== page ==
This is the second book in the fantastic Jack Whyte series.

From the back of the book:

It is 395 A.D., and as the Roman armies withdraw from Britain, anarchy threatens the colony that will one day be known as Camelot. Creating their own army and joining with the Celtic people of King Ullic Pendragon, the colonists emerge as a new breed of Britons, ready to forge the government that will be the Round Table and its Knights and to prepare the groundwork for the future coronation of Arthur, first Hight King of Britain.

With all the drama, passion and violence of England's most vibrant history, THE SINGING SWORD continues Jack Whyte's bestselling chronicle of the dream that gave birth to an enduring legend.

I think most people think I am crazy when I tell them I am in love with Jack Whyte. It is his writing I love of course. It is very rare that I can read a book by the same author in a row. It is taking all my will-power to wait until next month to start the next one.

Lots of people look at Jack Whyte as a male-orientated author. I will start off firstly by saying, if you are looking for a romance novel you are not going to find one here. There are a couple brief scenes where their is some action, but I don't think it is enough to attract someone that is looking for a great deal of romance. The majority of the cast of characters are men, which normally would turn me off from the book entirely, because I like to know that women are important. The woman in the novel, as well as book one, though, make it all worthwhile.

The narrator is once again Plautus. He started out with limited beginnings, but then he met Caius, the man who put this new community into action, and suddenly he was someone. I was so impressed with this book because the characters seem so real to me. When something would happen to Plautus, I could feel for the suffering of his wife, Luceiia. She was a strong character, but her husband seemed to bring trouble to himself wherever he went. Plautus, though, would do anything for the safety of this community they call home. I thought he was a wonderful narrator for both novels, but since he is getting older, I am assuming someone else will take the reins in the book 3.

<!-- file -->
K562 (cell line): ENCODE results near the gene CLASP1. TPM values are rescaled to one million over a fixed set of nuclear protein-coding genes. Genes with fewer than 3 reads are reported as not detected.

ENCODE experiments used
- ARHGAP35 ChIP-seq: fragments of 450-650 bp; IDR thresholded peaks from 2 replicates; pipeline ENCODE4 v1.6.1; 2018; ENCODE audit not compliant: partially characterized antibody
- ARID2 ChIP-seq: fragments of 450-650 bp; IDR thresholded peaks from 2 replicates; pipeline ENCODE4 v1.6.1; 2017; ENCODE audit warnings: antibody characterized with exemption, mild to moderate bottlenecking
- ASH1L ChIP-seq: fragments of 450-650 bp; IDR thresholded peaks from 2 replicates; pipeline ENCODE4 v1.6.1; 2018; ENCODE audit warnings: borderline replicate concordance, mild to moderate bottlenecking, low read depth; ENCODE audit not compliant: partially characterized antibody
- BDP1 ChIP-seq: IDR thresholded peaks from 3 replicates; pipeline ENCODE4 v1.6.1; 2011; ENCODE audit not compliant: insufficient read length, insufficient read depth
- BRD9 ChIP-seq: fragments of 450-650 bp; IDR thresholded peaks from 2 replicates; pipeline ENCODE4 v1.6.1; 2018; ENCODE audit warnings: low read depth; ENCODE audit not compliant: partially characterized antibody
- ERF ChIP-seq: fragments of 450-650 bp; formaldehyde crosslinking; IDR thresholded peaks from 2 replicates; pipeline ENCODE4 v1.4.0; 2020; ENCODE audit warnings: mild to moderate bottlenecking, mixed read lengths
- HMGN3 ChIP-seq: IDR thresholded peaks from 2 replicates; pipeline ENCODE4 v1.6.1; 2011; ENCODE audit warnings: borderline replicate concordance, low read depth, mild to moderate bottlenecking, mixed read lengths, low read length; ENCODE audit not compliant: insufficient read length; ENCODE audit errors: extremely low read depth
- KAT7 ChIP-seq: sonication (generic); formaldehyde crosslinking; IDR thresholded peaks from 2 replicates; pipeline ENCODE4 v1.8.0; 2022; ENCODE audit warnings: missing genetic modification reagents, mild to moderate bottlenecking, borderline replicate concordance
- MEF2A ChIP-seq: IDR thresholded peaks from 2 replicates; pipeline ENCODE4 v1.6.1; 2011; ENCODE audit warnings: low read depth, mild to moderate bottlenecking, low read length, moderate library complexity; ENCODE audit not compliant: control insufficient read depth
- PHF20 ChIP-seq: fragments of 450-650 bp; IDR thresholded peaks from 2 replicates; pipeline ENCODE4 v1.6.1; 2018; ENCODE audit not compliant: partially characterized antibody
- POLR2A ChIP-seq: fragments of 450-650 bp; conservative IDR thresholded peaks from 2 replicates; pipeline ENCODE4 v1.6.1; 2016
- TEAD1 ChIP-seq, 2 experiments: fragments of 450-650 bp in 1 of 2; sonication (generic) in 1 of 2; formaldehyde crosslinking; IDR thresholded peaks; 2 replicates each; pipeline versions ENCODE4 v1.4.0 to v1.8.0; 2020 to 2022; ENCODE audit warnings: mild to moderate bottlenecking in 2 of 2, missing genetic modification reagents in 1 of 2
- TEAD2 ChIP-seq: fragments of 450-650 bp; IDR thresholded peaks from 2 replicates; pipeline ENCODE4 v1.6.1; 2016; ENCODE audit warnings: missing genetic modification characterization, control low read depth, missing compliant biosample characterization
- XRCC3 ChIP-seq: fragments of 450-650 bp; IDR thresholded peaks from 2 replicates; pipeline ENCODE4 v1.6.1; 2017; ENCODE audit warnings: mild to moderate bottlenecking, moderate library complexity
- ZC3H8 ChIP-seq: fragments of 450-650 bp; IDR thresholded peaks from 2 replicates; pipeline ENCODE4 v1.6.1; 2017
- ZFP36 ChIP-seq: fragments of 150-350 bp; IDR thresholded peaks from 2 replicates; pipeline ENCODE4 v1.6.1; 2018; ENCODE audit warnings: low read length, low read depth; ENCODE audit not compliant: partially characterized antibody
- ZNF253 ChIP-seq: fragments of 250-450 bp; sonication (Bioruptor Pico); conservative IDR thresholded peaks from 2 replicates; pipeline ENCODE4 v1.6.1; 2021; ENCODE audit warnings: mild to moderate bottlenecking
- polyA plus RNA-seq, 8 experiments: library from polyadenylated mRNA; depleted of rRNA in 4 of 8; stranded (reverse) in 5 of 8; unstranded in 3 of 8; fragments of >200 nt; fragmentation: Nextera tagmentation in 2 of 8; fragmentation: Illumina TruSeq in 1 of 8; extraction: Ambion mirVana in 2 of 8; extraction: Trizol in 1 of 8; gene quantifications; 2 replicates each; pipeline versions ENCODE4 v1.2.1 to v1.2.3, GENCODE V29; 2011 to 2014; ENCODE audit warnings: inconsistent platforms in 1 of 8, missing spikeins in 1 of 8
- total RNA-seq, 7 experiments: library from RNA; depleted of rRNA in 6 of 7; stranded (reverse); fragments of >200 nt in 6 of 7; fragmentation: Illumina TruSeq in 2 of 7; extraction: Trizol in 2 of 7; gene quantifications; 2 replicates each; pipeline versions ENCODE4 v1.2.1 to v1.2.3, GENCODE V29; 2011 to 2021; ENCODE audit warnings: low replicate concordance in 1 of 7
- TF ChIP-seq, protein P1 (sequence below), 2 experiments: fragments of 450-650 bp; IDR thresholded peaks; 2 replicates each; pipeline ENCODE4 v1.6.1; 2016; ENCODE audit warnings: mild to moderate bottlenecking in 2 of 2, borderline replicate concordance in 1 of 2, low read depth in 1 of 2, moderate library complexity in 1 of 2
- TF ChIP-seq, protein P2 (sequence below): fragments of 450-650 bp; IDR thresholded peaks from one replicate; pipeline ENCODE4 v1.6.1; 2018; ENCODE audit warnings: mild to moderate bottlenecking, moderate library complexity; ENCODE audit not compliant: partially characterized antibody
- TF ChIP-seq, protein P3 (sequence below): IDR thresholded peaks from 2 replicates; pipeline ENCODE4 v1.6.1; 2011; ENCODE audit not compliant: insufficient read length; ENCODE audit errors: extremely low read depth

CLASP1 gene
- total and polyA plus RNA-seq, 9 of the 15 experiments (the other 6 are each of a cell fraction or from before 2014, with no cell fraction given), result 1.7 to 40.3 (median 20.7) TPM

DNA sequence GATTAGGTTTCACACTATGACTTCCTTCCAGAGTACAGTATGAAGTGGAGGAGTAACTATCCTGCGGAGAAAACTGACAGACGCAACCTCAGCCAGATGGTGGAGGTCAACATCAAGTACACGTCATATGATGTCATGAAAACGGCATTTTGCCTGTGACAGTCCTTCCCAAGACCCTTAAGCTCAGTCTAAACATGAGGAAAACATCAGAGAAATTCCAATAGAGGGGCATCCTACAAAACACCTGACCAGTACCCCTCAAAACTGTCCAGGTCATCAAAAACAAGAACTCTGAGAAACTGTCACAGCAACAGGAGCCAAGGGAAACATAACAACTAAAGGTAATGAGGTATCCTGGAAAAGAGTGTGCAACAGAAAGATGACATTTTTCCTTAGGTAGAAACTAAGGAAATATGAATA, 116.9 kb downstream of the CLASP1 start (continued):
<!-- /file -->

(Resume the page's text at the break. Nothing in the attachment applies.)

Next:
There are so many things that happen in this book that I just can't talk about, because this novel lays so much framework for the story of Camelot and the young king that will one day rule it. You will notice from the blurb I posted above that the Pendragon's are already in position. In this novel, Ullic Pendragon's son marries Plautus's daughter. Then, on practically the same day, Ullic's sister marries Caius's son. So, the union has been struck, the name is in existence, soon will be the time for Arthur to be born. The groundwork has been laid in this novel, as things were explained you could see their bearing on the Arthurian stories you already know.

I think this series is very well-written. It catches my attention and holds on to it for large periods of time. I find myself drawn into this world and that is a good thing because series also end up boring me, I hope that this never happens with this one. I have my fingers crossed that I make it to the end with the same level of wow I start it with. I just can't say enough good things about this series.



It's Publius, not Plautus.

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Since I was a little girl I have been fascinated with books. Early photos show me with a book in hand, even if it was not exactly my reading level... My first word was a made-up word meaning 'book', actually. I suppose I had my priorities at an early age... Over the years my interest in books has become one of the defining features of who I am as a person. You can probably call me a bookworm. While I have other interests, reading will always be the one I talk about the most, even if I am not focusing on it as much as I used to.



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